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From Chip Salzenberg <c...@pobox.com>
Subject Re: NoSQL, YesCQL?
Date Thu, 28 Oct 2010 22:02:04 GMT
On 10/28/2010 2:56 PM, Eric Evans wrote:
> On Thu, 2010-10-28 at 14:46 -0700, Chip Salzenberg wrote:
>> Short answer: "YES Please, but we will still want a side channel for
>> minimum overhead."
> Ok.  Though I'm not sure I agree with the "minimum overhead" argument.
>
> I've only done preliminary tests so far, but this seems on par (if not a
> little faster) than Thrift is, and no effort to optimize has been made
> (using a socket transport instead of HTTP for example would make a big
> difference).

I didn't mean to imply that Thrift is fast enough.  (Hehe, that would be
funny.)  Rather, I meant to suggest that any parsed language will
inevitably be slower than a direct API for simple queries, so we should
also provide such a simple API.  If the question is, can the language
completely and effectively replace Thrift for Cassandra, the answer is
Yes.  AFAICT, anyway.


>> Long answer: Query languages only work reliably when you have data
>> binding assistance (insert "Bobby Tables" xkcd here).  However, they
>> do
>> have the wonderful property of evolving aggressively without requiring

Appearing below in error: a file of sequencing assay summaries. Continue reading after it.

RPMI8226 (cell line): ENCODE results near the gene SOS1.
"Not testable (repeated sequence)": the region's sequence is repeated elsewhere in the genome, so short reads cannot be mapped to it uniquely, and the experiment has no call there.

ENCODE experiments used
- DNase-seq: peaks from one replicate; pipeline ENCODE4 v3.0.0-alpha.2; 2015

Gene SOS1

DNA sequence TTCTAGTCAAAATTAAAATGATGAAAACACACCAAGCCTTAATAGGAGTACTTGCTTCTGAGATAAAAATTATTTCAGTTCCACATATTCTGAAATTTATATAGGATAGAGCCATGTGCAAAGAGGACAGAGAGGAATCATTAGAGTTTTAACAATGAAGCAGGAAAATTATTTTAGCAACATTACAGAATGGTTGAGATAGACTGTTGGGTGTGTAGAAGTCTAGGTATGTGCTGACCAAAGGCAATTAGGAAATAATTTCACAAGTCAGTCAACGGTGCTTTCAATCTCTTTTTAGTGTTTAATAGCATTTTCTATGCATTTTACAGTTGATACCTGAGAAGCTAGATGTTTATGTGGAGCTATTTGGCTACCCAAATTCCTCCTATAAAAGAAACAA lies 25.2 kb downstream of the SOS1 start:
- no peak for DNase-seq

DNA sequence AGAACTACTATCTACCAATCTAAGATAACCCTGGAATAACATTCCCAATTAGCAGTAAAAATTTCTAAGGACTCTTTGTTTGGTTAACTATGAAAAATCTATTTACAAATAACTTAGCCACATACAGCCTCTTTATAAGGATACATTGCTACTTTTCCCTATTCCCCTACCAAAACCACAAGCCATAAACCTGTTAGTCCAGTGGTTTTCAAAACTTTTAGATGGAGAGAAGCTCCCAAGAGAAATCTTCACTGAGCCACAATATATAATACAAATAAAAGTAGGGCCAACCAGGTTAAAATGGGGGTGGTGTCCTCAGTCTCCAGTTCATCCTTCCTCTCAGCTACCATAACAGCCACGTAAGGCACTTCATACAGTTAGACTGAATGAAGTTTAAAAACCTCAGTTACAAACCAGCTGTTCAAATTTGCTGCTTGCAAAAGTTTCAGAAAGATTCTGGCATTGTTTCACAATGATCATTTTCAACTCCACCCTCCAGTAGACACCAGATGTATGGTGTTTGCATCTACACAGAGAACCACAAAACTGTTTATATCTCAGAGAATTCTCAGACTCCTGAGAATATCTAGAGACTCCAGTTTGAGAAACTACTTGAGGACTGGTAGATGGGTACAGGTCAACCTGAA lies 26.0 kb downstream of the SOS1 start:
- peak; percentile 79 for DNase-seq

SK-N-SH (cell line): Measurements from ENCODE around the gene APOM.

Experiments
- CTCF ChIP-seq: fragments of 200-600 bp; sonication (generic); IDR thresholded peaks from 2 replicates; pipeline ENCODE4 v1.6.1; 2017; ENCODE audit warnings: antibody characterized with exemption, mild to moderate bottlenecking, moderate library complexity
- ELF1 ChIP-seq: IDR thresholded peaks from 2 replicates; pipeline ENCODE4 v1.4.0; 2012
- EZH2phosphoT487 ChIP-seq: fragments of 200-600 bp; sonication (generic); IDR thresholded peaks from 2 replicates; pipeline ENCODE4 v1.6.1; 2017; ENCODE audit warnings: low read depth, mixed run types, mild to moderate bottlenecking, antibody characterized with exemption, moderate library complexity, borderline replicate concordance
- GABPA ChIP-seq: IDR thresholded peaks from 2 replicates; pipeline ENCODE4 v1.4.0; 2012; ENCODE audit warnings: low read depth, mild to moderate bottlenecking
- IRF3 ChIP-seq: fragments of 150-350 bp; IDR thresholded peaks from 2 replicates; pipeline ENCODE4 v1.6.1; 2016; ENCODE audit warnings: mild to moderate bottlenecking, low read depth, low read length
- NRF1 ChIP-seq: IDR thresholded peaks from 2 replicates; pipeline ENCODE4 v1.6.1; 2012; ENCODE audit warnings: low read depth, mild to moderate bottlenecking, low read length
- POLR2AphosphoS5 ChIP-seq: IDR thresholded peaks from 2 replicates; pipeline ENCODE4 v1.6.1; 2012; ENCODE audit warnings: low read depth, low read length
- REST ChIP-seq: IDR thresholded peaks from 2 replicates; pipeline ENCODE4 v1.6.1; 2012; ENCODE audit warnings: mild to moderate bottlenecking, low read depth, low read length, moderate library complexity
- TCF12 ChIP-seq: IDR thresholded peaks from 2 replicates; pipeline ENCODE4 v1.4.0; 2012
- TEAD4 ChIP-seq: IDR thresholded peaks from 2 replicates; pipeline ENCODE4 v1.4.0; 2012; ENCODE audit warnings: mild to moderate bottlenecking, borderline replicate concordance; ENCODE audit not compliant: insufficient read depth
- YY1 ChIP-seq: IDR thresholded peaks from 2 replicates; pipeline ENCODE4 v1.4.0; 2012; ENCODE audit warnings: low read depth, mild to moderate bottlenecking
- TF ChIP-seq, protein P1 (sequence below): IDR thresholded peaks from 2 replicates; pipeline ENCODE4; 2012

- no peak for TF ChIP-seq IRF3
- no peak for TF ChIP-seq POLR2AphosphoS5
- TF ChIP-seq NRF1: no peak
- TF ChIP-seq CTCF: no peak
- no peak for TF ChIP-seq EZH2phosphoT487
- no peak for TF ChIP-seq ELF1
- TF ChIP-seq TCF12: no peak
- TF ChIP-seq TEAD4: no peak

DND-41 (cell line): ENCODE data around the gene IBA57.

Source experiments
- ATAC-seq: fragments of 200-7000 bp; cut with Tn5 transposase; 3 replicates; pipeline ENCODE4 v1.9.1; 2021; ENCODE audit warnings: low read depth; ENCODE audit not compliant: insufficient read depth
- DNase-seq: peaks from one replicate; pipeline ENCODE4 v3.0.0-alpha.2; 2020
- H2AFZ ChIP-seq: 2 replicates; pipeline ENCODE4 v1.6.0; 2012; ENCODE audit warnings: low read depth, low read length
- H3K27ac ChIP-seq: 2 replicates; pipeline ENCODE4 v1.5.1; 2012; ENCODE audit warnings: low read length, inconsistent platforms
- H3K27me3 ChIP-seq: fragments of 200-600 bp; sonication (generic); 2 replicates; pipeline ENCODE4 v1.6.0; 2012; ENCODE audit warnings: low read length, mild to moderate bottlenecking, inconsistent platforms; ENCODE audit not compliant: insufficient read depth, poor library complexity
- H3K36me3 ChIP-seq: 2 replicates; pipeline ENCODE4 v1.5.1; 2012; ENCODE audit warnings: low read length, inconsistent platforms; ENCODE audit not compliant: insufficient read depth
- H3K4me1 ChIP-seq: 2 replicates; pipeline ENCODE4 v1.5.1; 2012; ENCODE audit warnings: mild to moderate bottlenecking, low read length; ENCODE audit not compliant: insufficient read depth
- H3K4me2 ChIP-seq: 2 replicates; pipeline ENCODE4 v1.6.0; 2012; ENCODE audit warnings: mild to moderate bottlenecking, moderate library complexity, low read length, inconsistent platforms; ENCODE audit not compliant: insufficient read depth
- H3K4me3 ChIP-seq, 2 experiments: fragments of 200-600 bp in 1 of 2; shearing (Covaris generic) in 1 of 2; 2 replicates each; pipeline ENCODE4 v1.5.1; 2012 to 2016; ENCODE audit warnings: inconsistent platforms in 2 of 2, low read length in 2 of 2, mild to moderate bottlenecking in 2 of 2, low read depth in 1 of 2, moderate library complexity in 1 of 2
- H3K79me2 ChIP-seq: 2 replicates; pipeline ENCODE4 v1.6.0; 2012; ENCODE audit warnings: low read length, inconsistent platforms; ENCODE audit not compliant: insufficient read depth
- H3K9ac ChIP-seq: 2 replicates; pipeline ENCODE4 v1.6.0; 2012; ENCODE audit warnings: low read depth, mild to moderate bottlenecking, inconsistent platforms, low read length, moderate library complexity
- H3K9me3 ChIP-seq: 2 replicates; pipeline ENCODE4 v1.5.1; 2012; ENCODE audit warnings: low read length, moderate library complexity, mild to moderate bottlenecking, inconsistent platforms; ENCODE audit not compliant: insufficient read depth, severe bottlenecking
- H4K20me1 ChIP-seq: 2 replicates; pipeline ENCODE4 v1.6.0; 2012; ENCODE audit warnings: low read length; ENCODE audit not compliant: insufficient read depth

>> upgrades of the driver plumbing.  This is, of course, emphatically
>> *not*
>> true of anything like the current Thrift and Avro interfaces.  So
>> that's
>> why I say "Yes."  On the other hand, a very simple interface for very
>> simple queries has a lot of value, too; see, for example,
>> http://yoshinorimatsunobu.blogspot.com/2010/10/using-mysql-as-nosql-story-for.html
 
>> So that's why I think we will still want to bypass the full language
>> for minimum latency in some circumstances. 
> I'm also not sure I follow here either.  Do you mean simple for the
> application developer?  CQL-using code should be considerably simpler
> than the equivalent Thrift/Avro.

I'm not concerned about application-coding complexity problems with a
language, only about performance in the lowest of low-latency use cases.



> Thanks for the feedback!
>

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